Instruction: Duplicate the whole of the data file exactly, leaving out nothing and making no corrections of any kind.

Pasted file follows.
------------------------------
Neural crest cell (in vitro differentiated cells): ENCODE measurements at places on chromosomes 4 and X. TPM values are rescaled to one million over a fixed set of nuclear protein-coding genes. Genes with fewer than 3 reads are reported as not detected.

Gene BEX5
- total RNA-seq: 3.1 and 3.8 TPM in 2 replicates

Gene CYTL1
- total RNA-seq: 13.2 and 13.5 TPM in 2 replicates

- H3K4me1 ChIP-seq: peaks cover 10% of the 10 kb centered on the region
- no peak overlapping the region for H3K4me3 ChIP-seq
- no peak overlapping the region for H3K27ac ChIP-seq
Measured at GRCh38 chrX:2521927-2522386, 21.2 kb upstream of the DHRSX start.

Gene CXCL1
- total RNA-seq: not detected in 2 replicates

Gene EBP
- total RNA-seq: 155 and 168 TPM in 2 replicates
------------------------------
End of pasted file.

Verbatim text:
Neural crest cell (in vitro differentiated cells): ENCODE measurements at places on chromosomes 4 and X. TPM values are rescaled to one million over a fixed set of nuclear protein-coding genes. Genes with fewer than 3 reads are reported as not detected.

Gene BEX5
- total RNA-seq: 3.1 and 3.8 TPM in 2 replicates

Gene CYTL1
- total RNA-seq: 13.2 and 13.5 TPM in 2 replicates

- H3K4me1 ChIP-seq: peaks cover 10% of the 10 kb centered on the region
- no peak overlapping the region for H3K4me3 ChIP-seq
- no peak overlapping the region for H3K27ac ChIP-seq
Measured at GRCh38 chrX:2521927-2522386, 21.2 kb upstream of the DHRSX start.

Gene CXCL1
- total RNA-seq: not detected in 2 replicates

Gene EBP
- total RNA-seq: 155 and 168 TPM in 2 replicates